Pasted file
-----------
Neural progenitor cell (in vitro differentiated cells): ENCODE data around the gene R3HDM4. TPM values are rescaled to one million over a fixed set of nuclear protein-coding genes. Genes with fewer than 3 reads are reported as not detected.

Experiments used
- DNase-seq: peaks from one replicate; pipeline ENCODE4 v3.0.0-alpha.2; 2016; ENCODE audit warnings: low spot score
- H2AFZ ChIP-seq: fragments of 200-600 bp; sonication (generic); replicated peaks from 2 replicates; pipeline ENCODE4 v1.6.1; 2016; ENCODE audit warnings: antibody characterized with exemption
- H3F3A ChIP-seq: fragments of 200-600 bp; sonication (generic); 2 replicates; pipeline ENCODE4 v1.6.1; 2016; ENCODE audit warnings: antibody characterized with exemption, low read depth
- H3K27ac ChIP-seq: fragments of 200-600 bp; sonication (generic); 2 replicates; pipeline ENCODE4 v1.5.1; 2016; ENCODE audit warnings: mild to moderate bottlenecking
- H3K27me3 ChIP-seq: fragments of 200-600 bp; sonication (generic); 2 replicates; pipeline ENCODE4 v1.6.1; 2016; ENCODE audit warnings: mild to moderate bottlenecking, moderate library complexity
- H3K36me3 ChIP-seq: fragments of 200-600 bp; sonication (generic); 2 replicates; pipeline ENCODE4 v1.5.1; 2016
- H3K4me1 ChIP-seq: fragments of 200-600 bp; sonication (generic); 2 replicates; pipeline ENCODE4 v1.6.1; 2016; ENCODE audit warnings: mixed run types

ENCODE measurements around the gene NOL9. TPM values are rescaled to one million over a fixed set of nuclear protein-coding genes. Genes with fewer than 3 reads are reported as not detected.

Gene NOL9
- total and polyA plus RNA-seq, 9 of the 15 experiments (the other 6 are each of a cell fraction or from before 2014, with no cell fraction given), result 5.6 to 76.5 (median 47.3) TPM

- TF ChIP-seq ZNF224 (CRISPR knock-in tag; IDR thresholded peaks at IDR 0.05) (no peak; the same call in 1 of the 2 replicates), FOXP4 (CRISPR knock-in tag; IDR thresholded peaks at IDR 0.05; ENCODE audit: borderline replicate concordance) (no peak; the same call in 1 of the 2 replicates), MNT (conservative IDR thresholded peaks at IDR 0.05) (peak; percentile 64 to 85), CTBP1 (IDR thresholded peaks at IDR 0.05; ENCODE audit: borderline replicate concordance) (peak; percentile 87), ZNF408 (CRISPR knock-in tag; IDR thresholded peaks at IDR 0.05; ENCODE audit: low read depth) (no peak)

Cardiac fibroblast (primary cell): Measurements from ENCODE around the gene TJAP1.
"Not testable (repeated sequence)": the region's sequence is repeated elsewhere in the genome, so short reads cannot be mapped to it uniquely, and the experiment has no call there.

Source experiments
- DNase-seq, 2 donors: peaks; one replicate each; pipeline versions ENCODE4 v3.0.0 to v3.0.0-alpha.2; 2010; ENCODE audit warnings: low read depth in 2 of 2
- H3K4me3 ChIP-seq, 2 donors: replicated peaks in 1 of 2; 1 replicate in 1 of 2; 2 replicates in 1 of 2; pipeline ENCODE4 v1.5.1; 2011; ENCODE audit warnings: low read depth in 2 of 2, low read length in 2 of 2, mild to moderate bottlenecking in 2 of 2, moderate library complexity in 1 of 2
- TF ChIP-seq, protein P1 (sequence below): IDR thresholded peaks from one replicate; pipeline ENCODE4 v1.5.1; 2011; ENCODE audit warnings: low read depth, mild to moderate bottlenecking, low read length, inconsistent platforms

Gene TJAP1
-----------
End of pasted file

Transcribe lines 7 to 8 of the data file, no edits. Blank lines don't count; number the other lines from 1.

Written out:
- H3K27me3 ChIP-seq: fragments of 200-600 bp; sonication (generic); 2 replicates; pipeline ENCODE4 v1.6.1; 2016; ENCODE audit warnings: mild to moderate bottlenecking, moderate library complexity
- H3K36me3 ChIP-seq: fragments of 200-600 bp; sonication (generic); 2 replicates; pipeline ENCODE4 v1.5.1; 2016